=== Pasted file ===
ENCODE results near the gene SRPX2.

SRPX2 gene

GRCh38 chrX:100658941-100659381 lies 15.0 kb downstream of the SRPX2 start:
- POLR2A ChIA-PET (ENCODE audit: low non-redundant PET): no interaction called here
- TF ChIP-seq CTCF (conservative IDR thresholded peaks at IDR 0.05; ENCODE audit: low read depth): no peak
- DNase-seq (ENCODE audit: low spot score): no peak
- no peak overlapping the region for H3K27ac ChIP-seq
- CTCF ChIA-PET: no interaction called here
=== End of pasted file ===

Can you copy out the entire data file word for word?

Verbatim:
ENCODE results near the gene SRPX2.

SRPX2 gene

GRCh38 chrX:100658941-100659381 lies 15.0 kb downstream of the SRPX2 start:
- POLR2A ChIA-PET (ENCODE audit: low non-redundant PET): no interaction called here
- TF ChIP-seq CTCF (conservative IDR thresholded peaks at IDR 0.05; ENCODE audit: low read depth): no peak
- DNase-seq (ENCODE audit: low spot score): no peak
- no peak overlapping the region for H3K27ac ChIP-seq
- CTCF ChIA-PET: no interaction called here